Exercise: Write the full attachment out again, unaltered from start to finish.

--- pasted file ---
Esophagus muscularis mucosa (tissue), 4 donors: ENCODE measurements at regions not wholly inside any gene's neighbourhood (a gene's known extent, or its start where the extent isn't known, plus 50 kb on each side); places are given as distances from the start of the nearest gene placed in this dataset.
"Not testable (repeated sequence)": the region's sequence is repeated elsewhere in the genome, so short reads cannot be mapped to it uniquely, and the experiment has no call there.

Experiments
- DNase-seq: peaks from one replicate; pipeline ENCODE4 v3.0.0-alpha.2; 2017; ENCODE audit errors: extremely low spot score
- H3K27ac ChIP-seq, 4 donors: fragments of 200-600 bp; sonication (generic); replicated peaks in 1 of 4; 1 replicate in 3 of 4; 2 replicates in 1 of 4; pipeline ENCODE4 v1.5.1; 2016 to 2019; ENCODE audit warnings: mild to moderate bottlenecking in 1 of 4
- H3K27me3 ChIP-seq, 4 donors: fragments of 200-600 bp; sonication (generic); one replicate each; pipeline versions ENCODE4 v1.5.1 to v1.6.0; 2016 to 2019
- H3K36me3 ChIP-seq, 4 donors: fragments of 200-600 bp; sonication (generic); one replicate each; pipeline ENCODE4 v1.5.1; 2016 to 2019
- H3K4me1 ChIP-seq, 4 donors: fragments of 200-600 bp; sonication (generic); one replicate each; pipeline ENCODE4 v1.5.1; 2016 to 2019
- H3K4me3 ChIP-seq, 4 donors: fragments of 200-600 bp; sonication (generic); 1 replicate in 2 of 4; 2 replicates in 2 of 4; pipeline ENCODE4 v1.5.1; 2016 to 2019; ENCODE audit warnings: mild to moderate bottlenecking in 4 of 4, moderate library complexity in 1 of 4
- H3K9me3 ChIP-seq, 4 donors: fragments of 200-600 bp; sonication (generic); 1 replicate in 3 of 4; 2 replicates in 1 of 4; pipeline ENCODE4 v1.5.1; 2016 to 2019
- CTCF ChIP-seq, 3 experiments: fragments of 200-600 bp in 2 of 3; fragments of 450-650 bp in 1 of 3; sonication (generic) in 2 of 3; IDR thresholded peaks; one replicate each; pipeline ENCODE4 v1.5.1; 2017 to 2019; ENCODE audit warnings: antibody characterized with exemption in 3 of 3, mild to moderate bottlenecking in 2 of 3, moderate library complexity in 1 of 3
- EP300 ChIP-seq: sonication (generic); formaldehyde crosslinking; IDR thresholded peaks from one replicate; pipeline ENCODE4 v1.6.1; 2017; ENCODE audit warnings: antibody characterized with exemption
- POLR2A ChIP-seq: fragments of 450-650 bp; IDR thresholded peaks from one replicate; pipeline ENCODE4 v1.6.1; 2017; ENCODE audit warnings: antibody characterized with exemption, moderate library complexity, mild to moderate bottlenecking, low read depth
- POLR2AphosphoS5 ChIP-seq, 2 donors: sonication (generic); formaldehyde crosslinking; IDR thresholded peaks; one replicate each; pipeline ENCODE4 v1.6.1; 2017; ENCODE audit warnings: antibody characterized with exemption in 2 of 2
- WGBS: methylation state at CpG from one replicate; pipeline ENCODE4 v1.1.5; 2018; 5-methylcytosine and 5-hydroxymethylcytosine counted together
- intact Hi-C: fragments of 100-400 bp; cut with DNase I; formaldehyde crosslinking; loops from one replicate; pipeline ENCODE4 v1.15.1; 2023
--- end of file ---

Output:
Esophagus muscularis mucosa (tissue), 4 donors: ENCODE measurements at regions not wholly inside any gene's neighbourhood (a gene's known extent, or its start where the extent isn't known, plus 50 kb on each side); places are given as distances from the start of the nearest gene placed in this dataset.
"Not testable (repeated sequence)": the region's sequence is repeated elsewhere in the genome, so short reads cannot be mapped to it uniquely, and the experiment has no call there.

Experiments
- DNase-seq: peaks from one replicate; pipeline ENCODE4 v3.0.0-alpha.2; 2017; ENCODE audit errors: extremely low spot score
- H3K27ac ChIP-seq, 4 donors: fragments of 200-600 bp; sonication (generic); replicated peaks in 1 of 4; 1 replicate in 3 of 4; 2 replicates in 1 of 4; pipeline ENCODE4 v1.5.1; 2016 to 2019; ENCODE audit warnings: mild to moderate bottlenecking in 1 of 4
- H3K27me3 ChIP-seq, 4 donors: fragments of 200-600 bp; sonication (generic); one replicate each; pipeline versions ENCODE4 v1.5.1 to v1.6.0; 2016 to 2019
- H3K36me3 ChIP-seq, 4 donors: fragments of 200-600 bp; sonication (generic); one replicate each; pipeline ENCODE4 v1.5.1; 2016 to 2019
- H3K4me1 ChIP-seq, 4 donors: fragments of 200-600 bp; sonication (generic); one replicate each; pipeline ENCODE4 v1.5.1; 2016 to 2019
- H3K4me3 ChIP-seq, 4 donors: fragments of 200-600 bp; sonication (generic); 1 replicate in 2 of 4; 2 replicates in 2 of 4; pipeline ENCODE4 v1.5.1; 2016 to 2019; ENCODE audit warnings: mild to moderate bottlenecking in 4 of 4, moderate library complexity in 1 of 4
- H3K9me3 ChIP-seq, 4 donors: fragments of 200-600 bp; sonication (generic); 1 replicate in 3 of 4; 2 replicates in 1 of 4; pipeline ENCODE4 v1.5.1; 2016 to 2019
- CTCF ChIP-seq, 3 experiments: fragments of 200-600 bp in 2 of 3; fragments of 450-650 bp in 1 of 3; sonication (generic) in 2 of 3; IDR thresholded peaks; one replicate each; pipeline ENCODE4 v1.5.1; 2017 to 2019; ENCODE audit warnings: antibody characterized with exemption in 3 of 3, mild to moderate bottlenecking in 2 of 3, moderate library complexity in 1 of 3
- EP300 ChIP-seq: sonication (generic); formaldehyde crosslinking; IDR thresholded peaks from one replicate; pipeline ENCODE4 v1.6.1; 2017; ENCODE audit warnings: antibody characterized with exemption
- POLR2A ChIP-seq: fragments of 450-650 bp; IDR thresholded peaks from one replicate; pipeline ENCODE4 v1.6.1; 2017; ENCODE audit warnings: antibody characterized with exemption, moderate library complexity, mild to moderate bottlenecking, low read depth
- POLR2AphosphoS5 ChIP-seq, 2 donors: sonication (generic); formaldehyde crosslinking; IDR thresholded peaks; one replicate each; pipeline ENCODE4 v1.6.1; 2017; ENCODE audit warnings: antibody characterized with exemption in 2 of 2
- WGBS: methylation state at CpG from one replicate; pipeline ENCODE4 v1.1.5; 2018; 5-methylcytosine and 5-hydroxymethylcytosine counted together
- intact Hi-C: fragments of 100-400 bp; cut with DNase I; formaldehyde crosslinking; loops from one replicate; pipeline ENCODE4 v1.15.1; 2023